Our local Ithaca, NY, Sears store closed last month—one of more than 200 in 2014. Sears Holdings Co. CEO Eddie Lampert explained the decision in a post on the company's website. Part of his message is about keeping underperforming stores open as long as possible:
"I am proud of the work associates contribute to serve our members in all of our stores and believe that the decision to keep some of our worst performing stores open in the past, despite their low or negative levels of profit, was the right one because we kept people employed and served our members. We have experimented with different formats, different levels of investment and different processes to bring about a better result. Given changing circumstances, both in the retail industry and in our company, we can no longer afford, nor justify keeping these stores open."
In a second blog post a day earlier, Lampert writes, "Is something a 'failure' if other successes come from it?" He responds to a Crain's Chicago Business article that criticized Sears for being too merchandise-driven when it needs to evolve as a market-driven company.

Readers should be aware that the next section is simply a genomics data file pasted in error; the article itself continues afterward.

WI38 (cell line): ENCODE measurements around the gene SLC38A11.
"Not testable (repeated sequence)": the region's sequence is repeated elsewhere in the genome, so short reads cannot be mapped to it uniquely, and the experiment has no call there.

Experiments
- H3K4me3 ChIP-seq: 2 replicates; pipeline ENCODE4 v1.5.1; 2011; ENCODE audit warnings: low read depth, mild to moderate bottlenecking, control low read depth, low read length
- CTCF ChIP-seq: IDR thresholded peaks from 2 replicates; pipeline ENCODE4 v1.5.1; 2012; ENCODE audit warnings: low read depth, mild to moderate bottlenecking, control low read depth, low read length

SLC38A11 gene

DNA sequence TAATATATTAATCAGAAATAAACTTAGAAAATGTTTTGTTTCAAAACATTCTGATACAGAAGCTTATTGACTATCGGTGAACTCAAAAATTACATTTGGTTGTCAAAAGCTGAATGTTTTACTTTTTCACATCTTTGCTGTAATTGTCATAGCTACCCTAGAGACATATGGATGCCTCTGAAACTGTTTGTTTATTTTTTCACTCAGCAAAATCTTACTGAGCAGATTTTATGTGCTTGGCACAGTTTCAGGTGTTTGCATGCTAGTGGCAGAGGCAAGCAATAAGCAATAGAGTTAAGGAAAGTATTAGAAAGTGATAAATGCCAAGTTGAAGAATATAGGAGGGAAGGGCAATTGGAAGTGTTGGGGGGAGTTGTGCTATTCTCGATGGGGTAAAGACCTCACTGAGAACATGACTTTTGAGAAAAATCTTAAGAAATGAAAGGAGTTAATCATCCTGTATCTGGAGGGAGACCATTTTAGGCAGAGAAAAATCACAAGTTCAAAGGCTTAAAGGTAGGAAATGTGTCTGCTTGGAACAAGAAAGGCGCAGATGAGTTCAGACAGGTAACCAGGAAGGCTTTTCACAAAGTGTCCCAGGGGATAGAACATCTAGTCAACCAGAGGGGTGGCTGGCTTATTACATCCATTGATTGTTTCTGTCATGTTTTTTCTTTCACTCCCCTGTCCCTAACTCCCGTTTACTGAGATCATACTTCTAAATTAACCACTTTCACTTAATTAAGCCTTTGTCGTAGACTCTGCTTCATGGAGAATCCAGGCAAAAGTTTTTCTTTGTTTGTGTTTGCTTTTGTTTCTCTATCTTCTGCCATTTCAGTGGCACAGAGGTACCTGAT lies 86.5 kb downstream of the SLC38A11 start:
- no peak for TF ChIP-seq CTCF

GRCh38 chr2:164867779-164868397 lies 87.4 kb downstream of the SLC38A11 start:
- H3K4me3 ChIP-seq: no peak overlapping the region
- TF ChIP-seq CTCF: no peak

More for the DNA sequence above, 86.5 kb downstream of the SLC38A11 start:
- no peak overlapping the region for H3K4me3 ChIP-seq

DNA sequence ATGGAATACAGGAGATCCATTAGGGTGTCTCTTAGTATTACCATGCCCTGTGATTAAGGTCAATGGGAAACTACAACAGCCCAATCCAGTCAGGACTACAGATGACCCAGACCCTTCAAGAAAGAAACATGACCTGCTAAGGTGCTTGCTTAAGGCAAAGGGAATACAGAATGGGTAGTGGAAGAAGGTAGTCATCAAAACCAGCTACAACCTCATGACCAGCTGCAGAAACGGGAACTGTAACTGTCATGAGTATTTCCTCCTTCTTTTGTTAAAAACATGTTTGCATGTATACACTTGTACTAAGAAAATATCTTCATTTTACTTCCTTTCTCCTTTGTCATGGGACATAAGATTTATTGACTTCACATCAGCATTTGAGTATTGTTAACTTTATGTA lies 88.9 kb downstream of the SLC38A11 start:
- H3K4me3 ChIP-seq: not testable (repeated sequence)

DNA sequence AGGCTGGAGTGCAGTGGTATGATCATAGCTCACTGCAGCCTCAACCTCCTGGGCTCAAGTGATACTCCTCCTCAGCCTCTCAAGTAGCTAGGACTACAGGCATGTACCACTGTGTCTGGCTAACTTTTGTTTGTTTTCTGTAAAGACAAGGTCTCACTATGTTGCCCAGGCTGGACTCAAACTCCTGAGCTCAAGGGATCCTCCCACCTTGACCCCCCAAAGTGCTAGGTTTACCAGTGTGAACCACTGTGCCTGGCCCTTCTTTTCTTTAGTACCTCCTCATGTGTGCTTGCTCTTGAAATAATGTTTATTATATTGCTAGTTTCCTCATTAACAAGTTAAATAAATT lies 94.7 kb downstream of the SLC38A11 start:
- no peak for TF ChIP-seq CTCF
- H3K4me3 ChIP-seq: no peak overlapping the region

"Success takes both hard work and a willingness to keep what works and adjust what doesn’t based upon what our members want. This is what we and our competitors needed to do back in 1988. It’s what so many people across our company are doing today, and it’s how we are going to bring Sears and Kmart forward into tomorrow."
If nothing else, Lambert's determination shows in the number of his blog posts. Between 2005 and 2013, he wrote no more than three posts per year. In 2014, he's blogging between two and nine times a month.
- How does Lambert use principles of persuasion discussed in Chapter 7 in his "Moving Forward" post about the store closings?
- Compare Lambert's early posts on the blog (2005 and 2006) with his most recent. What differences do you notice, and how can you account for them?